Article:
I welcome my friend Fred Robel to my blog. Fred is an author, poet, and blogger
whose eclectic worldview makes for very interesting reading.
I am a professional aircraft mechanic and inspector, plying my craft in Northern
Michigan near where I grew up. My
writing is strictly a hobby until such a time as it actually pays the bills. Between
job and hobby, wife and three children, three dogs, two rabbits, and a one acre
homestead near Lake Huron, my life is full of joy and activity.
about the books you have written. What was the first seed of an idea you had
for your book? How did it develop?
I have put together nine books so far, with several more in work. They have all come about in a similar way:
based upon the things I write for what I call my “Dailies”. Every day (almost),
I sit down and write something for my Fritz365 blog.
This might turn out to be a stand-alone piece
of poetry, or vignette. Or, it could
turn into a serialized fiction story, with multiple installments.
My most recent novelette got its seed from one of my favorite online comic
writers, and it grew into a fun multi-part serial fiction project for me. That story is called Cage Fighting Nuns
& T-34 Tanks: An Epic Love Story. I guarantee you, the story doesn’t go, or end,
the way you expect.
The first serial fiction story I put together is still one of my favorites. It is aviation centric, which is an often
recurring theme with me. Kisses Blood
Kerosene & Silk is about an odd, sick man in the desert, his dog, and a
jet airplane. The inspiration for this
came about during group discussion years ago with coworkers concerning the
feasibility of strapping rocket motors to different types of aircraft.
For my inspirations, I depend upon what I take in. Whether that is music, articles online, or
things I see and think about on my long drive to and from work every day. Though most of the time, I will sit down to
write the first lines to something with only a general topic and a very vague
idea of where I’d like it to go.
all of your writing has there been a scene that was more difficult than others?
One that you pondered whether or not to include it?
I like leaving a lot of things up to the reader’s imagination. For example, I will focus on a very specific,
small area of a given scene for a detailed description allowing the reader to
place this very specific five square feet of scenery in the general environment
that they conjure up. I also don’t like
finishing a reader’s thoughts for them.
With those things in mind, I waffled for a week or two about whether to write
and attach the last chapter of Kisses Blood Kerosene & Silk as it gives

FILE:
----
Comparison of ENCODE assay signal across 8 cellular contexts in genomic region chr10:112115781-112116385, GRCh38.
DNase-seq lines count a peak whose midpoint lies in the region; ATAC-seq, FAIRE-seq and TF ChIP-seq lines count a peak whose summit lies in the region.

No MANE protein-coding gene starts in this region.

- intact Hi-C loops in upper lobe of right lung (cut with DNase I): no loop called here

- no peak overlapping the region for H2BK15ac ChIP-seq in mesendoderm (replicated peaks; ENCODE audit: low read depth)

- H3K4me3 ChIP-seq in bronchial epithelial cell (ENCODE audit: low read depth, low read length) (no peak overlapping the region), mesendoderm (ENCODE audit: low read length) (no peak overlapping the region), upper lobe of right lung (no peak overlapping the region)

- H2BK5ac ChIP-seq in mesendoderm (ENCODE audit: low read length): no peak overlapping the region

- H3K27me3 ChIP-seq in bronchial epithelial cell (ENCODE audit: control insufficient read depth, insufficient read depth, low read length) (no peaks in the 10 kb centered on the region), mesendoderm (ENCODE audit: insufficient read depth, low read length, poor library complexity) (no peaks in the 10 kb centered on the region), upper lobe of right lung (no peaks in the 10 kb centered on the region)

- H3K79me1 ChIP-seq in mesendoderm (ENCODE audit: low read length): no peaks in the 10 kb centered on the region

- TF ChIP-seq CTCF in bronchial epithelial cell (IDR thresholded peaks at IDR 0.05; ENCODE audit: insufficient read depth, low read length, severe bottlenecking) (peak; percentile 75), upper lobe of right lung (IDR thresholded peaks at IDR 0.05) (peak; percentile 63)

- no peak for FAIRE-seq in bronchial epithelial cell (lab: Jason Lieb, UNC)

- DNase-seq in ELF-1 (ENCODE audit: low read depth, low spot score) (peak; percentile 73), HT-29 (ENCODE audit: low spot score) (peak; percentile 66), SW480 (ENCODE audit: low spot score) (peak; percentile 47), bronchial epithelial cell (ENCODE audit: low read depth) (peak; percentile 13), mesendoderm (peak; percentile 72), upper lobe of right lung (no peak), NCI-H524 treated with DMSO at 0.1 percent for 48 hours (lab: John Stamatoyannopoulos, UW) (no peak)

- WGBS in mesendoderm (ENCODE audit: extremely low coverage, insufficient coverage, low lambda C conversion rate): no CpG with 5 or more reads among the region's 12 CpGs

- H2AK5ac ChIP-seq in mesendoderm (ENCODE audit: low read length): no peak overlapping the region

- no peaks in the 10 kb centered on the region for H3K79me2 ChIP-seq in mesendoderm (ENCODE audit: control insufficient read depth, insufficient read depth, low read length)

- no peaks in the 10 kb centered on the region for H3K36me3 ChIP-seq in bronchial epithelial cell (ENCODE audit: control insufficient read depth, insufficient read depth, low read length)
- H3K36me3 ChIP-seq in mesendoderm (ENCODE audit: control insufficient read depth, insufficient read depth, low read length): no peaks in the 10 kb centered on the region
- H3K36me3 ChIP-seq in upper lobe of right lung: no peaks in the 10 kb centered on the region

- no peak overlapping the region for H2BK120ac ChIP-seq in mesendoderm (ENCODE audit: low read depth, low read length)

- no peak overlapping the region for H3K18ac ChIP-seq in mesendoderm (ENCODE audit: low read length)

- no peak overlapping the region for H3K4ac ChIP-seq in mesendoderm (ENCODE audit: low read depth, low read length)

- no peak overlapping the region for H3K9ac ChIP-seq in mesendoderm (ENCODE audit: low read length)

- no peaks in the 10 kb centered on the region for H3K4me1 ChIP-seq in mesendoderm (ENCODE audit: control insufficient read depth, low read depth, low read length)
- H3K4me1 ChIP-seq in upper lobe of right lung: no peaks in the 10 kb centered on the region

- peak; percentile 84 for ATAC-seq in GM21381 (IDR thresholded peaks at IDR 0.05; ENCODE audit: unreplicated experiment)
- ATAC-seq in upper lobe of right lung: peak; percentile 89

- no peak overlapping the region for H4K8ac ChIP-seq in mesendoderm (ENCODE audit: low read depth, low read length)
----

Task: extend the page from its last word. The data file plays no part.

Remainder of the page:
some finality to the ultimate fate of the protagonist. Not that what happened couldn’t have been
predicted; I just wasn’t in love with putting such a final period on that
sentence. In the end I did though, and
it felt good to know his ultimate destination.
is your research process like? Do you enjoy it?
My research process tends to be spur of the moment and ongoing. Due to the way I get most of my inspiration,
I often won’t know I need to know something until I start typing the sentence
where I need it. Then I think to myself,
“Uh oh, these flying oak trees migrate seasonally! I need to know about migration
patterns!” And off to Wikipedia, or
elsewhere, I will go.
It is a fun process, which I have thankfully learned to restrict to the subject
matter at hand. As we all know how the
internet can be an endless branching hydra of distraction.
books have influenced you as a writer?
More than any other recent book, Cormac McCarthy’s The Road showed me that there was flexibility in the rules of
writing. After all, if he can break the
rules he did in that book, then all bets are off. It was a direct result of that book, that I
felt more comfortable in developing my own style and structure of
are you currently working on?
I have currently almost completed a follow-up to Tales of the Wrench called
(tentatively) Into the Lower Forty One: Adventures in Aviation Maintenance
& Inspection. This will be a new
collection of my aviation themed writing and editorial content. I hope to have it out by the end of the year.
Other than that, I have several serial stories that I’ve started and just kind
of walked away from. A story of an
abandoned android in some sort of manufacturing facility; a race of mutant
humans brought about by a mad scientist at Mon$anto Corp; the saga of a man who
wants to go back in time to smack himself over the head with a frying pan just
before he meets his wife (though I think he will learn that he really does love
Lots of other smaller snippets and starts, that I would like to go back and
expand upon. I have not broken out of
the novella length for a single subject story, and would like to let one find
its legs and go longer. I’m just not
sure which one that will be.
stories and poems are eclectic and intriguing, Fred. I wish you great success
with all of your writing. Thanks so much for being my guest today!